Ego & Obsession in Golden Era Hollywood
WATCH: Errol & Olivia book trailer
Winner of a Bronze Medal in the Independent Publisher Book Awards and finalist for the Benjamin Franklin Award, the USA Book Award, and ForeWord Magazine Book of the Year.
The bestseller Errol & Olivia reveals the tempestuous relationship of Errol Flynn and Olivia de Havilland, two great Warner Bros. stars. We see them on and offscreen, from their first meeting through their painful final moments 22 years later. We also learn much more about other notables of the period, including Bette Davis, Howard Hughes, James Stewart, Joan Fontaine, and many more.
About Errol Flynn
The bad boy of Hollywood grew up in the South Seas, spending time in the roughest parts of New Guinea and displaying a fearlessness that would serve him well, and lead to many scrapes, all his life.
In 1932, Flynn lucked into a film role in Australia. He realized that acting was an attractive type of work with high income potential and he set off to England to find roles in talking pictures. En route he met French actress Lili Damita, and the two fell in love. Damita advised that Flynn gain experience on the stage, which he did at the Northampton Repertory Theatre and on London's West End.
In 1934 Warner Bros. Burbank tested Flynn for the role of Hagthorpe in Captain Blood, a new big-budget adventure picture in pre-production at Warner Bros. An exhaustive hunt had failed to turn up a pirate captain, and through the studio's desperation, Flynn landed the part...and soon became a Hollywood legend that endures today.
About Olivia de Havilland
Born in Tokyo, Japan in 1916 to a diplomat father and theatrically minded mother, Olivia de Havilland and her younger sister Joan moved to California USA with their mother Lilian following her divorce from Walter de Havilland. Lilian's second husband, stuffed-shirt department store executive George Fontaine, had no affinity for raising children, and Olivia and Joan suffered years of oppression under the reign of the man they called the "Iron Duke."
By age 16, Olivia had found escape in theatre. She was by her own admission "painfully shy" and a loner, traits she has carried with her through life. She was also a perfectionist and highly intelligent. In 1934 she caught the attention of theatrical impresario Max Reinhardt, who chose her as the understudy to Gloria Stuart for the role of Hermia in his new high-profile version of Shakespeare's A Midsummer Night's Dream, then touring California. It was at the Hollywood Bowl where Olivia was "discovered" by Warner Bros. executive producer Hal B. Wallis. She signed a seven-year contract with Warner Bros. and was cast in trivial pictures that lacked the gravitas of Shakespeare. After four years and many leading roles, including five pictures co-starring with Errol Flynn, she was offered the part of Melanie Hamilton Wilkes in David O. Selznick's production of Gone With the Wind, which her boss at Warner Bros., Jack L. Warner, did not want her to take. But she worked around J.L. and got the part, and Warner never forgave her for it.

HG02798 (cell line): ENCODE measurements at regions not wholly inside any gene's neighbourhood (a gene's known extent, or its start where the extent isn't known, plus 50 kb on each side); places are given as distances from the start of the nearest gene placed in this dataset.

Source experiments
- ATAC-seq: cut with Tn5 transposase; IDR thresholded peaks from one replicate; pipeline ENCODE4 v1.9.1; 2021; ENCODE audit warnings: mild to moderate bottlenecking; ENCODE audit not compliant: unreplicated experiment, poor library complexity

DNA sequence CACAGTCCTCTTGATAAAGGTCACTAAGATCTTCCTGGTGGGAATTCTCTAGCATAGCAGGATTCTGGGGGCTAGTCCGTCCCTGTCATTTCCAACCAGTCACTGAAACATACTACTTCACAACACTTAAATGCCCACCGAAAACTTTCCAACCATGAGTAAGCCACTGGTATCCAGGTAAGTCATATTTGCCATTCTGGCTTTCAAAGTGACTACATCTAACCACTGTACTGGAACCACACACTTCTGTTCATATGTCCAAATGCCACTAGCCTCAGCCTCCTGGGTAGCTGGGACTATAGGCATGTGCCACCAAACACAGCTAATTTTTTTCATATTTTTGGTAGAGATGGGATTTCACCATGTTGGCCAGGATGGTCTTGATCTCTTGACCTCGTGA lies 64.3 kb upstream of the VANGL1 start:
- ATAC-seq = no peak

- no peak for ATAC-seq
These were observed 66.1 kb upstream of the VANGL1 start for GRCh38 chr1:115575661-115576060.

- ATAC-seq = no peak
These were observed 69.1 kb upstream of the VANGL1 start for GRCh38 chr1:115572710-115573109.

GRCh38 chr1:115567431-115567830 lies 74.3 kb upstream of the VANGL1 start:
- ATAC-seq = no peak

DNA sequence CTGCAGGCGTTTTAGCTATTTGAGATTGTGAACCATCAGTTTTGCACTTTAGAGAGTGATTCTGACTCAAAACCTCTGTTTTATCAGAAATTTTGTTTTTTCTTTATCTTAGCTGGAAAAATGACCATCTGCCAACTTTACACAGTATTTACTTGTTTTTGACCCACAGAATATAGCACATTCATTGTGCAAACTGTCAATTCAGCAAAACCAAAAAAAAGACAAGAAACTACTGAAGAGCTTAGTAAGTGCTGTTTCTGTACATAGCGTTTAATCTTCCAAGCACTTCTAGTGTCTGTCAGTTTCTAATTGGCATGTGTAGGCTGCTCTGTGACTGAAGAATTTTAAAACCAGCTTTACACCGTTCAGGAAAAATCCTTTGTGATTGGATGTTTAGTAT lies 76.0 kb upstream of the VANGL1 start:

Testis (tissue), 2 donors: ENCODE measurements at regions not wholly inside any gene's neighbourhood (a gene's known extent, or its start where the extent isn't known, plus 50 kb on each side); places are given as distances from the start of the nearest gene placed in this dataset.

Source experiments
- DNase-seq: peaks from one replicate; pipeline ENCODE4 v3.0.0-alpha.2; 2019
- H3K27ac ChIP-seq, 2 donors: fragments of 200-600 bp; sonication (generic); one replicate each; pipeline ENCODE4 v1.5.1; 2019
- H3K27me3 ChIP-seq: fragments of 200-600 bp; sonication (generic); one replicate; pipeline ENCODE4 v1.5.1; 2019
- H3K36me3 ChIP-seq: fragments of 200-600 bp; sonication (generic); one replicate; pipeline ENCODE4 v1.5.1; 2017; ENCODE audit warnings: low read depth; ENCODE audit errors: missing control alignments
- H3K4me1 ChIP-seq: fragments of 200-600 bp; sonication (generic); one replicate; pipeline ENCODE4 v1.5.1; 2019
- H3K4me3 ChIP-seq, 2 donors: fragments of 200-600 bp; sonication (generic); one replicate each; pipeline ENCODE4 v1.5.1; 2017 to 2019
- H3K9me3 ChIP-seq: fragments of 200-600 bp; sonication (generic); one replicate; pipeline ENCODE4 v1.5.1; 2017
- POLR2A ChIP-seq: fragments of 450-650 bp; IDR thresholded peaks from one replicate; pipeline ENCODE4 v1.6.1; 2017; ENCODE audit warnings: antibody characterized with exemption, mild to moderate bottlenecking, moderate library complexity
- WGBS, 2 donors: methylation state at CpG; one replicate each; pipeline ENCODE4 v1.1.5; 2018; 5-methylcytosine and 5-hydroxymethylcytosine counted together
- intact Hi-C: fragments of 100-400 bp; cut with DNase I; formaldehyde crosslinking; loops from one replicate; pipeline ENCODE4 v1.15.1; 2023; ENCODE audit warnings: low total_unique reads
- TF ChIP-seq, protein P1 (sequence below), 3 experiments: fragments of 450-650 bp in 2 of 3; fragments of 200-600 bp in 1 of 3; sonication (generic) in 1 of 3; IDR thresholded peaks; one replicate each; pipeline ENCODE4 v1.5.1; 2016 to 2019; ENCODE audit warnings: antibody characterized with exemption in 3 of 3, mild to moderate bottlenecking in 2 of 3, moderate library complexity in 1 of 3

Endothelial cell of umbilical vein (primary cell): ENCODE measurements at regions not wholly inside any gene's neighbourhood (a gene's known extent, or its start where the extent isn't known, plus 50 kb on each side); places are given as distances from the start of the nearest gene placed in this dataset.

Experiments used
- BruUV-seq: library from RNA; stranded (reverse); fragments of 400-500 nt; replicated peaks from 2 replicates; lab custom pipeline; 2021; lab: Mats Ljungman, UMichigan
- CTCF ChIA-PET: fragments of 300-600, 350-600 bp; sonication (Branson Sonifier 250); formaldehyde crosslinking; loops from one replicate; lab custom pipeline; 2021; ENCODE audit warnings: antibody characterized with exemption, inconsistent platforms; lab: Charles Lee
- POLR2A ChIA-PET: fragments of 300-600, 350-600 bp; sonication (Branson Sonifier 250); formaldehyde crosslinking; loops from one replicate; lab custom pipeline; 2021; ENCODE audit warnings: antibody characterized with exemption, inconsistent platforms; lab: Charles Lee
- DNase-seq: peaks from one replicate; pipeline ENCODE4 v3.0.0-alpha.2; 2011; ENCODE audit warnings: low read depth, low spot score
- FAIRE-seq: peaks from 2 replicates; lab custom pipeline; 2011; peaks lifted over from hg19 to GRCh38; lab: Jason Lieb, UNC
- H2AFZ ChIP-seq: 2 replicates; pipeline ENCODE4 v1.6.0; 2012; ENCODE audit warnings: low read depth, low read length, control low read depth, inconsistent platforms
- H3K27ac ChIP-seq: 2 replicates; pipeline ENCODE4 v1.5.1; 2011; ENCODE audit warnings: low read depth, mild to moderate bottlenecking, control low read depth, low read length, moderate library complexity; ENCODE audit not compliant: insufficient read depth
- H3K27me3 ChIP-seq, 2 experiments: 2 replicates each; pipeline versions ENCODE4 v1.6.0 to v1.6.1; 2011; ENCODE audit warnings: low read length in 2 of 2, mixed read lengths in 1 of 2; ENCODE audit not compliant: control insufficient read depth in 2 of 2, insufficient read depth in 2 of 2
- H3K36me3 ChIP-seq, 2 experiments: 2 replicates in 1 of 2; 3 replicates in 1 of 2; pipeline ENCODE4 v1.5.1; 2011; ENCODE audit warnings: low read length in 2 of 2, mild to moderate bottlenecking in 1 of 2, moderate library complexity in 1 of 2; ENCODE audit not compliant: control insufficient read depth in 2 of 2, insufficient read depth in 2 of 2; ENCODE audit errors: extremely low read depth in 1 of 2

Errol and Olivia Together
Olivia had just turned 19 when she stepped onto a soundstage for a screen test with 26-year-old Errol. The attraction was mutual and
instant, and the resulting chemistry changed the course of their lives. Their eight films as a team earned Warner Bros. Studios $10 million in profits in six short years during the Great
Conflicts marked the association of Errol and Olivia, onscreen and off. He was a married playboy; she was a loner determined to build her career. Jack Warner placed them together in production after production until Olivia grew weary of typecasting and Errol grew jealous of her aspirations to be more than "Errol Flynn's girl."
In 1937 he proposed marriage; Olivia demanded that he divorce Lili Damita before any such overtures could be entertained. Errol and Olivia began production of The Adventures of Robin Hood just a few months later, and who should show up on location 350 miles from Hollywood but a suddenly dutiful Lili Damita.
But Flynn and de Havilland were more than would-be lovers; they were also friends. In 1939 he stuck by her during her demotion to a supporting role in The Private Lives of Elizabeth and Essex and Jack Warner's campaign to place her in internal exile within the walls of the studio.
In 1940 the relationship of Errol and Olivia became supercharged and the two began to quarrel on location and on the main street of Warner Bros. Studios. Each vowed never to work with the other again, only to grow closer than ever a year later.
In preparation for writing Errol & Olivia, Robert Matzen combed the production files at the Warner Bros. Archives, sifted through the special collections at the Academy of Motion Picture Arts and Sciences Library, and walked the Warner Bros. Burbank Studios, where Errol Flynn and Olivia de Havilland made all their pictures. He corresponded with Olivia de Havilland and met friends and relatives of Errol Flynn. This exhaustive research set the stage for a blow-by-blow look at life inside Warner Bros.—and inside the walls of the Flynn and de Havilland homes.
For the past 25 years Matzen has specialized in Hollywood history. He appeared as an on-camera expert regarding Carole Lombard on the BBC2 television documentary, Living Famously: Clark Gable, and has appeared as an expert concerning Errol Flynn and Olivia de Havilland on radio for BBC4 and in print for periodicals including the New York Post and Palm Beach Post.
To learn more about Robert Matzen or read his blog, visit RobertMatzen.com.